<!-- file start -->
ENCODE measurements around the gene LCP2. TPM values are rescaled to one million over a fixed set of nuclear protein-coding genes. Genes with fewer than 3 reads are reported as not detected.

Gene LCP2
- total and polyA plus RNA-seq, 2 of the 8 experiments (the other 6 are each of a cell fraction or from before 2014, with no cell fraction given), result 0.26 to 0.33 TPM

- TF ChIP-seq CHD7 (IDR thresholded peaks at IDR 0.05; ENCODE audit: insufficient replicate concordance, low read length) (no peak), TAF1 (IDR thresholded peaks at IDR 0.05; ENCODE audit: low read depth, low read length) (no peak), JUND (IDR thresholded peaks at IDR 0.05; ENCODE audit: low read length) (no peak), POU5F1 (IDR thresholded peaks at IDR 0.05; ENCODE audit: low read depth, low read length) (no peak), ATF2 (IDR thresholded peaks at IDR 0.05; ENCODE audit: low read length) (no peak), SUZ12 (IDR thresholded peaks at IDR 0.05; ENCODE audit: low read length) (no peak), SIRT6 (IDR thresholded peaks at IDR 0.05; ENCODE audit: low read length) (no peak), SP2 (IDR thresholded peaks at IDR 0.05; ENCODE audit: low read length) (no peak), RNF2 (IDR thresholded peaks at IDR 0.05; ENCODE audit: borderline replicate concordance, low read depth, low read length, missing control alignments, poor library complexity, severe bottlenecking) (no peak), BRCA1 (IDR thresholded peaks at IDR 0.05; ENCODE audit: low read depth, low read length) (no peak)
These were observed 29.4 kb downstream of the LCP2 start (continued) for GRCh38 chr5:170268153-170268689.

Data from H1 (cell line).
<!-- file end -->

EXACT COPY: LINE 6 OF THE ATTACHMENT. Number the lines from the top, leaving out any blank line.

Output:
Data from H1 (cell line).